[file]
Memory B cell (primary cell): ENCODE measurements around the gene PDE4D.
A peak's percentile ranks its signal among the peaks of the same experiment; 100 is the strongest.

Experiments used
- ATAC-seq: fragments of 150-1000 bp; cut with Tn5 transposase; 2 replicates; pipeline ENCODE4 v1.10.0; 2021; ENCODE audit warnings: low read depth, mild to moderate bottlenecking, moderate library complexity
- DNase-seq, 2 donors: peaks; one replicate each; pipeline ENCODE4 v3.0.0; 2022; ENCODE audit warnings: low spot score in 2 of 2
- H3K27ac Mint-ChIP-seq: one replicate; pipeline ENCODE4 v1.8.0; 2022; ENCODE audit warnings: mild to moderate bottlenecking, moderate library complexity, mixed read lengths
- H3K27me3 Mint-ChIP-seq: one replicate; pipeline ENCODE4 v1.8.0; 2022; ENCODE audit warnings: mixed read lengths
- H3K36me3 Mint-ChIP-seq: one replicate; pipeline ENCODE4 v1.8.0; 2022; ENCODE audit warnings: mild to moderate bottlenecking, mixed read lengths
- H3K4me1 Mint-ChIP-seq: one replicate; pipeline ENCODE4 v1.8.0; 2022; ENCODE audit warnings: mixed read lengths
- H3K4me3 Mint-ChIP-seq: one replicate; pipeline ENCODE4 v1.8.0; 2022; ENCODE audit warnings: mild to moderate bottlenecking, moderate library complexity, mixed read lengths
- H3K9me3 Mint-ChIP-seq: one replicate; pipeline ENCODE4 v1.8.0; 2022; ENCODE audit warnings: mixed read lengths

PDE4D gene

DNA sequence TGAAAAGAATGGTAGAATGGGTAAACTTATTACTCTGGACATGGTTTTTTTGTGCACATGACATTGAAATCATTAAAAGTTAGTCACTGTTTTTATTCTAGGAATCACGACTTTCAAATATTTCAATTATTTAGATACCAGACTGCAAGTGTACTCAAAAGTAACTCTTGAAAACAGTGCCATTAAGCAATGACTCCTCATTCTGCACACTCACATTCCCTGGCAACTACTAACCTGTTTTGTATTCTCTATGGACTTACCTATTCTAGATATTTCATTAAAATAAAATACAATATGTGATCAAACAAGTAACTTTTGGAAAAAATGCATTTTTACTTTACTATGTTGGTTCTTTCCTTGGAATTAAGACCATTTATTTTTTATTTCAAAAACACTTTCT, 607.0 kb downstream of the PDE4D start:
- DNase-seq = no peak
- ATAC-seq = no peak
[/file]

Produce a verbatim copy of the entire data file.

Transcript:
Memory B cell (primary cell): ENCODE measurements around the gene PDE4D.
A peak's percentile ranks its signal among the peaks of the same experiment; 100 is the strongest.

Experiments used
- ATAC-seq: fragments of 150-1000 bp; cut with Tn5 transposase; 2 replicates; pipeline ENCODE4 v1.10.0; 2021; ENCODE audit warnings: low read depth, mild to moderate bottlenecking, moderate library complexity
- DNase-seq, 2 donors: peaks; one replicate each; pipeline ENCODE4 v3.0.0; 2022; ENCODE audit warnings: low spot score in 2 of 2
- H3K27ac Mint-ChIP-seq: one replicate; pipeline ENCODE4 v1.8.0; 2022; ENCODE audit warnings: mild to moderate bottlenecking, moderate library complexity, mixed read lengths
- H3K27me3 Mint-ChIP-seq: one replicate; pipeline ENCODE4 v1.8.0; 2022; ENCODE audit warnings: mixed read lengths
- H3K36me3 Mint-ChIP-seq: one replicate; pipeline ENCODE4 v1.8.0; 2022; ENCODE audit warnings: mild to moderate bottlenecking, mixed read lengths
- H3K4me1 Mint-ChIP-seq: one replicate; pipeline ENCODE4 v1.8.0; 2022; ENCODE audit warnings: mixed read lengths
- H3K4me3 Mint-ChIP-seq: one replicate; pipeline ENCODE4 v1.8.0; 2022; ENCODE audit warnings: mild to moderate bottlenecking, moderate library complexity, mixed read lengths
- H3K9me3 Mint-ChIP-seq: one replicate; pipeline ENCODE4 v1.8.0; 2022; ENCODE audit warnings: mixed read lengths

PDE4D gene

DNA sequence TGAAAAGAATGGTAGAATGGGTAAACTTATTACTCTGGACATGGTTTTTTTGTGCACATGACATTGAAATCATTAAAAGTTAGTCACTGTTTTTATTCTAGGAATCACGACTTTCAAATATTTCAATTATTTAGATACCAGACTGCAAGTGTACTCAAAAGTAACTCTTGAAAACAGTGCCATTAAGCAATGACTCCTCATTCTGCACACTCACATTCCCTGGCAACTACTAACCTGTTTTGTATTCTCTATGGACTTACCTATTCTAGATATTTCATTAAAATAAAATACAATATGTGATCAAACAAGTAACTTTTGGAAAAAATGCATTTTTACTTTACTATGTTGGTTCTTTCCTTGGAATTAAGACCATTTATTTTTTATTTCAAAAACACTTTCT, 607.0 kb downstream of the PDE4D start:
- DNase-seq = no peak
- ATAC-seq = no peak